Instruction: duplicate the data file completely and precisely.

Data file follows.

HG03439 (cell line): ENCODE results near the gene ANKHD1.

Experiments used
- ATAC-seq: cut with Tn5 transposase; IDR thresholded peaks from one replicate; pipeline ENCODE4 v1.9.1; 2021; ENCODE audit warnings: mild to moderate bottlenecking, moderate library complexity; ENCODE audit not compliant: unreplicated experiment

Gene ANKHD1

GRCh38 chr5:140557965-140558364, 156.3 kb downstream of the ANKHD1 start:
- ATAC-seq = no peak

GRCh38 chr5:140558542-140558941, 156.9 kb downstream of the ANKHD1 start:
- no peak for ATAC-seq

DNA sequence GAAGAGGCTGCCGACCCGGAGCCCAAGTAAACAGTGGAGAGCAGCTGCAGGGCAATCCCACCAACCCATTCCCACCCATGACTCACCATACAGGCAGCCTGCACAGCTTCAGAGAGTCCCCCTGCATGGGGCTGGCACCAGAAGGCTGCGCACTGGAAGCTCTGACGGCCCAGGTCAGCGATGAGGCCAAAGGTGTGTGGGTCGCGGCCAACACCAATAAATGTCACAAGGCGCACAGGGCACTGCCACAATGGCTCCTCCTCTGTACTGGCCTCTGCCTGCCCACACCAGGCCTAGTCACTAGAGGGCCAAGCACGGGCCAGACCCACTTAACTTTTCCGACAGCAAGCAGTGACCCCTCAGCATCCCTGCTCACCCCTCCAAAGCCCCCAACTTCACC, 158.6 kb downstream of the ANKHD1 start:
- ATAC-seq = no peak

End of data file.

HG03439 (cell line): ENCODE results near the gene ANKHD1.

Experiments used
- ATAC-seq: cut with Tn5 transposase; IDR thresholded peaks from one replicate; pipeline ENCODE4 v1.9.1; 2021; ENCODE audit warnings: mild to moderate bottlenecking, moderate library complexity; ENCODE audit not compliant: unreplicated experiment

Gene ANKHD1

GRCh38 chr5:140557965-140558364, 156.3 kb downstream of the ANKHD1 start:
- ATAC-seq = no peak

GRCh38 chr5:140558542-140558941, 156.9 kb downstream of the ANKHD1 start:
- no peak for ATAC-seq

DNA sequence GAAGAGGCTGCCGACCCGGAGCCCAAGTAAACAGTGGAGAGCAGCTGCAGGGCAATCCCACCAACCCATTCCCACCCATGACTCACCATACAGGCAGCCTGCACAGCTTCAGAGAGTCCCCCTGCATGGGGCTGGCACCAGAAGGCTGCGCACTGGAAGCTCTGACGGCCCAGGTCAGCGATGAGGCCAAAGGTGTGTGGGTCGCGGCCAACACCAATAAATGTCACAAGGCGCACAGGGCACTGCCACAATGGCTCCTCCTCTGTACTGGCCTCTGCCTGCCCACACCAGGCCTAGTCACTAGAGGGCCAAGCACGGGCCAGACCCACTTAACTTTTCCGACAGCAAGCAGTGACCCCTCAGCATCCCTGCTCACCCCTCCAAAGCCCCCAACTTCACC, 158.6 kb downstream of the ANKHD1 start:
- ATAC-seq = no peak